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HomeNews'Major, major sausage': Dugal McDougall's lucky escape

‘Major, major sausage’: Dugal McDougall’s lucky escape

MAY 16, 1999 was a red-letter day for the Holden Racing Team but, as this edition of Ryco Rewind explains, that is not what this day in Supercars history is best remembered for.

That honour goes to a monster shunt by Dugal McDougall at the end of the opening race of that year’s Shell Championship Series at Phillip Island.

The long-time Formula Ford racer moved up to Supercars for 1999 with a Holden Commodore VS run out of Perkins Engineering.

McDougall was on the run to the chequered flag when he hit a puddle and aquaplaned onto the grass verge, the #16 Holden hitting the earth-filled tyre barrier at almost unabated speed.

The enormous accident wasn’t captured by the broadcast cameras, only the aftermath with the severely damaged car after it came to rest past the start-finish line, on its side and on fire.

Or, as commentator Barry Sheene famously put it: “What a major, major sausage that is; look at the state of it!”

The remains of McDougall’s car went on to be used for training marshalls by PIARC. Pic: an1images.com / Dirk Klynsmith

The two-wheel legend wasn’t wrong: the car was a complete write-off, with McDougall extraordinarily lucky to escape without serious injury.

The aftermath footage has lived on in highlight reels since, gaining additional notoriety through its regular use in one of the closers for Channel 10 sports program Sports Tonight in the years that followed, punctuated with Sheene’s iconic ‘sausage’ line.

McDougall’s wasn’t the only Perkins Engineering-built car to be crunched that weekend, though.

Larry Perkins sat out the weekend entirely after pancaking the back of the #11 Castrol Holden at what is now known as Stoner Corner during Saturday’s opening wet practice session.

Perkins’ battered Commodore returning to the pits after his misadventure. Pic: an1images.com / Andrew Hall

McDougall also wasn’t the only driver to have a sizable shunt on race day.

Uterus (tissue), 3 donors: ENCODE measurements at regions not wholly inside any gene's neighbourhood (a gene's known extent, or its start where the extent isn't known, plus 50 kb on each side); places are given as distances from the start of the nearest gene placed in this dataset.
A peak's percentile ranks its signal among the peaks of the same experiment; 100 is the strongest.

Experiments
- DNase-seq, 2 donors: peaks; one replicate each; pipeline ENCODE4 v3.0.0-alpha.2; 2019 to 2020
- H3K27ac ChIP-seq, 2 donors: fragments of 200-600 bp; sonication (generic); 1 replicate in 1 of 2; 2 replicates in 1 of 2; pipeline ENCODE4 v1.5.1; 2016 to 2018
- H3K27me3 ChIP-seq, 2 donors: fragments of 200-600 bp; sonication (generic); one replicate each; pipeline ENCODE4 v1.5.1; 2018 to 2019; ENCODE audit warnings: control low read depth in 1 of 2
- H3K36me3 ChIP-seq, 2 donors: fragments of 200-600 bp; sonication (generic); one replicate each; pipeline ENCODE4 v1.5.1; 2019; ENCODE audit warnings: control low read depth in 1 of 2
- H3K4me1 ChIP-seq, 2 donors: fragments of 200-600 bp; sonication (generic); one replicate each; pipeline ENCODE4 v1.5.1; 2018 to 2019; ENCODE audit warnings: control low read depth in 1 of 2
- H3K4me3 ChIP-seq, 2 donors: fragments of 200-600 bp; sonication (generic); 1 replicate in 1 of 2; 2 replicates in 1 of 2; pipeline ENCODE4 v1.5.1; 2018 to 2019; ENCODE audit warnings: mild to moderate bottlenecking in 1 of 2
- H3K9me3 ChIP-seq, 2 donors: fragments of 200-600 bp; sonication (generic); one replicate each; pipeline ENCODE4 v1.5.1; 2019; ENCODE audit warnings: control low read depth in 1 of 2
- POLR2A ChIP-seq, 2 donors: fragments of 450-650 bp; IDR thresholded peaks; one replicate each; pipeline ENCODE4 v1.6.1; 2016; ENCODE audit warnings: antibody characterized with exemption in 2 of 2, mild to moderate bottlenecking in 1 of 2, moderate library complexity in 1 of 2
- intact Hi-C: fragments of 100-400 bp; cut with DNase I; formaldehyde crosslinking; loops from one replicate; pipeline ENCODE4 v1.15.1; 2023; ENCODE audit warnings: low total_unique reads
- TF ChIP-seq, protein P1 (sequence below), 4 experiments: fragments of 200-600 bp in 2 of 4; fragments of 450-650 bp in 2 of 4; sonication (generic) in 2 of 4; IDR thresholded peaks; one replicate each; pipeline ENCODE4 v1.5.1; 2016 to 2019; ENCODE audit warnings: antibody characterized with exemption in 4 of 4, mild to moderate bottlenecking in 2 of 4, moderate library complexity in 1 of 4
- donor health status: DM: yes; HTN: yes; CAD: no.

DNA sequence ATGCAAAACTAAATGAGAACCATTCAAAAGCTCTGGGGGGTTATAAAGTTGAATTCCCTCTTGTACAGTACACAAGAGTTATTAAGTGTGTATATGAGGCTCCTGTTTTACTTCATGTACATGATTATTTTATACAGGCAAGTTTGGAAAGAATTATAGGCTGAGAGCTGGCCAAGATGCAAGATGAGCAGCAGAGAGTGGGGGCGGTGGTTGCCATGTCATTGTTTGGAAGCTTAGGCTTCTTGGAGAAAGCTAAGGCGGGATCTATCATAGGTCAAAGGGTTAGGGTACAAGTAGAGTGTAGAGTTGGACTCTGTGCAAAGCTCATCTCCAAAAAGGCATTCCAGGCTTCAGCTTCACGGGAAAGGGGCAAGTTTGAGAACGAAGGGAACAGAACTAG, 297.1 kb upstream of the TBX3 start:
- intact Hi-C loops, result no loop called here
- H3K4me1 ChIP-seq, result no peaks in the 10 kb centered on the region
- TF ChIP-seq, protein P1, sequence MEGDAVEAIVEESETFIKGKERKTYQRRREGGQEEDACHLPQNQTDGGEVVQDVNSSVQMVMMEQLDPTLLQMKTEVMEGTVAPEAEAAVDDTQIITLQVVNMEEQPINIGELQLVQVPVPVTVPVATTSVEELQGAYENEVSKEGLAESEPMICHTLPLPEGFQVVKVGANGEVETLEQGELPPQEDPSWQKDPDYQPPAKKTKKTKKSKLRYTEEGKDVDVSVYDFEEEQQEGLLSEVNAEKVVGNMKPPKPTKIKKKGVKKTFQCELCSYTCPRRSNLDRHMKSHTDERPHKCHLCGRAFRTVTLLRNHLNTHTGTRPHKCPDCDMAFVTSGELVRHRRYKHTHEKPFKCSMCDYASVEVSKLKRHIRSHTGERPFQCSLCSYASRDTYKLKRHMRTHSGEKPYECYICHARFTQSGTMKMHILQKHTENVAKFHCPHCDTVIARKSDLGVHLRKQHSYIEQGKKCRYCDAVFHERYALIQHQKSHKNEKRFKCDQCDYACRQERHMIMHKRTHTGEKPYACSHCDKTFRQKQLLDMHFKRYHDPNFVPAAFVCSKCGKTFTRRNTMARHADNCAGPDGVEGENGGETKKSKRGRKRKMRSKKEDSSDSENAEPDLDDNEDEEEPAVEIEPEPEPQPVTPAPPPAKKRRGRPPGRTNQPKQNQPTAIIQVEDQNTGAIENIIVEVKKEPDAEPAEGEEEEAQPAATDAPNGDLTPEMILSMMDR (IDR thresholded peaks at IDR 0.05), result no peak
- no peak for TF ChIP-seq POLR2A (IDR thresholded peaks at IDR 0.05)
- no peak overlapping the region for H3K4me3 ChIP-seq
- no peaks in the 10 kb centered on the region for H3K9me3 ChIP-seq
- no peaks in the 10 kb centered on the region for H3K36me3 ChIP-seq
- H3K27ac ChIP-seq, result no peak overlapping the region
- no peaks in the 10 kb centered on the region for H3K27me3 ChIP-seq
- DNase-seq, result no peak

Jason Bargwanna had been another to aquaplane on the front straight during Race 1, the damage sidelining his Garry Rogers Motorsport Holden for the rest of the day.

Bargs’ accident called for a three-lap Safety Car period, which highlighted a quirk of the rules of the day for sprint races.

The first five laps of Safety Car running didn’t count towards the scheduled distance, so while the field actually did 15 laps in Race 1, only 12 of them counted – which then became 11 laps, when the results were backdated a lap for McDougall’s crash.

The Hot Wheels Safety Car leads the field during the opening race. Pic: an1images.com / Graeme Neander

At the front of the field, though, it was all about the HRT.

Its Commodores finished first and second in all three races, Mark Skaife winning the first two on his way to claiming the round overall, while points leader Craig Lowndes nabbed the third.

It’s often forgotten, too, that the last race took place on a completely dry track – it was only the first race that was run in heavy rain, while the track was still quite wet beyond the racing line during the second.

The clean sweep for HRT meant it had won all 10 of the season’s races to that point and extended its streak in championship races to 13, dating back to Lowndes’ domination of the final round of the 1998 season.

However, HRT didn’t have things entirely its own way at the Island.

Seton trailing the HRT duo out of the Honda Hairpin. Pic: an1images.com / Graeme Neander

Pole position went to Glenn Seton, his first since Eastern Creek in 1997 and the first since his team was rebranded from Glenn Seton Racing to Ford Tickford Racing.

The factory-backed Ford pilot was the closest challenger to the factory-backed Holdens on race day too, completing the podium with a pair of third placings and a fourth.

It could’ve been a sweep of third placings as he’d passed Russell Ingall for the spot on the final lap of Race 1 when the ‘Enforcer’ ran wide at Doohan Corner, but Seton ended up back in fourth place when the results were backdated one lap after McDougall’s accident.

The continuation of the HRT domination also meant the ‘Blue Oval’s race victory drought extended into an eighth round in another streak dating back to 1998.

Ford’s most recent victory had come at the hands of John Bowe in the opening race at Mallala the previous year, and its run of outs now stood at 23 races as its teams struggled to get the new AU Falcon up to speed.

McLean already had a sizable lead by the time he got to the hairpin on the opening lap of the Privateer’s Dash. Pic: an1images.com / Dirk Klynsmith

One Falcon pilot that was right up to speed was Cameron McLean, then in his first season as a Supercars privateer after making the switch from Super Touring.

McLean dominated the opening race of the weekend – the Privateer’s Dash, held in dry conditions on Saturday afternoon – in his Dick Johnson Racing-built EL Falcon, winning the eight-lap sprint by a margin of over 10 seconds!

The full report on the race meeting featured in Issue 153 of Motorsport News, which can now be read in full online as part of AN1 Media’s work to digitise the publication’s archive.

This story is the latest in our series of Ryco Rewind stories as we take a look back through Australian motorsport history and explore the great races, drivers and cars from the past on the relevant anniversary.

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